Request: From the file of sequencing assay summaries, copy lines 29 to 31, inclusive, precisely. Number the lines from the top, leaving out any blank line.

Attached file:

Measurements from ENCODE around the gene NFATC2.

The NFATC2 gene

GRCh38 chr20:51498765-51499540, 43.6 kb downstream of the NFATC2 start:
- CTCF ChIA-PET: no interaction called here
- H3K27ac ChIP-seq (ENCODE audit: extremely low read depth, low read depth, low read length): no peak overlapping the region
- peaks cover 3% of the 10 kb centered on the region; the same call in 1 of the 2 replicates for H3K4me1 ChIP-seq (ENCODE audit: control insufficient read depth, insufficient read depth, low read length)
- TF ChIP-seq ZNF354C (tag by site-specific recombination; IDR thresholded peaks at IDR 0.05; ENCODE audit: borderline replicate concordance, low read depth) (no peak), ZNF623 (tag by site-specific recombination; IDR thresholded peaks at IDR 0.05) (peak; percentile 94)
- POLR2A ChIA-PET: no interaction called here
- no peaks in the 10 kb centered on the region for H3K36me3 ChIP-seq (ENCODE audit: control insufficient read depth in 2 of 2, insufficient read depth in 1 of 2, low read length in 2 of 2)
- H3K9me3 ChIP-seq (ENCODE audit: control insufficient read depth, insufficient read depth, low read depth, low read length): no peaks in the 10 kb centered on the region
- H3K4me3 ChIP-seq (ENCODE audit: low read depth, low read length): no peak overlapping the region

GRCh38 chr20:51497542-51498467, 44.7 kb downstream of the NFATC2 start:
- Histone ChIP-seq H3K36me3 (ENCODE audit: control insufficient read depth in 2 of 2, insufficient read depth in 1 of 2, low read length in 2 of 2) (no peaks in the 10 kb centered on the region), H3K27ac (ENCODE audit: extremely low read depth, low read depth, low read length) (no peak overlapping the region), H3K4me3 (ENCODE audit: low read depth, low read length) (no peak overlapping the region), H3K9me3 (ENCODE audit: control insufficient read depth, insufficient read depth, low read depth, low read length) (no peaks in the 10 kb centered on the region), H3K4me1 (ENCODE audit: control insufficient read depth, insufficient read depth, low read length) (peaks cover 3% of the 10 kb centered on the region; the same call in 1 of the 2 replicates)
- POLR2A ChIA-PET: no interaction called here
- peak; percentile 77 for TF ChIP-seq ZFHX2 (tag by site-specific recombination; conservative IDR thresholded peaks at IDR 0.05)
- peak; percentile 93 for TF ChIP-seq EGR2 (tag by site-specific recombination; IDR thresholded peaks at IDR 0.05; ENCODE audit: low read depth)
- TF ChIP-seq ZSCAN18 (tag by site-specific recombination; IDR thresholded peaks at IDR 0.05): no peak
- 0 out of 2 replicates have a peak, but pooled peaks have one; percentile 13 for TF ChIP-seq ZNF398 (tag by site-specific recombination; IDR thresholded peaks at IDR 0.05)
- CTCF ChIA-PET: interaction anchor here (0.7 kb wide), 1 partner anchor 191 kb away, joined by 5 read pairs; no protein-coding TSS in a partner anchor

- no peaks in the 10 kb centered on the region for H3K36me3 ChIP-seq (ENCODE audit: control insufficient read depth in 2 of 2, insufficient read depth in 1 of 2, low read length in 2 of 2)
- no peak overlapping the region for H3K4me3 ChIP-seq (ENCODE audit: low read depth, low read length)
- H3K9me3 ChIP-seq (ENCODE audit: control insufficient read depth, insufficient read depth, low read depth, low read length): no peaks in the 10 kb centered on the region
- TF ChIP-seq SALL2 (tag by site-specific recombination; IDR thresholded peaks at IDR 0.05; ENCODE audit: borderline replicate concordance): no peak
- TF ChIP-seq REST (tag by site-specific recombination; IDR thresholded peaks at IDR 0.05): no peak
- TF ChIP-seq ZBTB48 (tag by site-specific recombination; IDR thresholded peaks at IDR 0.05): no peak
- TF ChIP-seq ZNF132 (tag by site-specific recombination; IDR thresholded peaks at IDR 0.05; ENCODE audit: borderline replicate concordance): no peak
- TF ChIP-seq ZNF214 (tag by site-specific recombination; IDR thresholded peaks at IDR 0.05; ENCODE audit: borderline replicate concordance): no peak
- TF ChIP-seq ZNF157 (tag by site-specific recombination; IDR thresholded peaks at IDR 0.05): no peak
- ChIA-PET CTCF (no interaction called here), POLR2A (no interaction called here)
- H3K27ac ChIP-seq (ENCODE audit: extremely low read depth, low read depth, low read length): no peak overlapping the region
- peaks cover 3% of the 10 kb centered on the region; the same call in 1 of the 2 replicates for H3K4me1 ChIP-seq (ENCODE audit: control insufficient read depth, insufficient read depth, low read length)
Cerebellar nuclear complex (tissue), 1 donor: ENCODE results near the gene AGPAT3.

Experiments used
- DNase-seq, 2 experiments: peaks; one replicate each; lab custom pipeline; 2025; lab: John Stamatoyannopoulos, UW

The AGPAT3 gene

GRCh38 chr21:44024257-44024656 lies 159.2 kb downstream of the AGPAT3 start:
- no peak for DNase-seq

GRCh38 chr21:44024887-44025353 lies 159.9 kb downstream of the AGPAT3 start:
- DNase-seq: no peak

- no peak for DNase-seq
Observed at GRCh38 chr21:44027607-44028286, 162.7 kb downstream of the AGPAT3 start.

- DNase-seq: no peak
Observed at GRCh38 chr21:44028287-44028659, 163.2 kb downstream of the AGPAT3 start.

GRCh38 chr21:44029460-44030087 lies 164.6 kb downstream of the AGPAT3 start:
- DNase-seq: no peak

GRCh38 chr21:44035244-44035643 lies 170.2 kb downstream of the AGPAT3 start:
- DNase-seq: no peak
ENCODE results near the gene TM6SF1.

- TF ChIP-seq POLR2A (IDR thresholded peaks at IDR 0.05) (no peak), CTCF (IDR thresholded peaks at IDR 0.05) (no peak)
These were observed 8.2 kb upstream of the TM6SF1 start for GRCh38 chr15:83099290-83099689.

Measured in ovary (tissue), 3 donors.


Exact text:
- ChIA-PET CTCF (no interaction called here), POLR2A (no interaction called here)
- H3K27ac ChIP-seq (ENCODE audit: extremely low read depth, low read depth, low read length): no peak overlapping the region
- peaks cover 3% of the 10 kb centered on the region; the same call in 1 of the 2 replicates for H3K4me1 ChIP-seq (ENCODE audit: control insufficient read depth, insufficient read depth, low read length)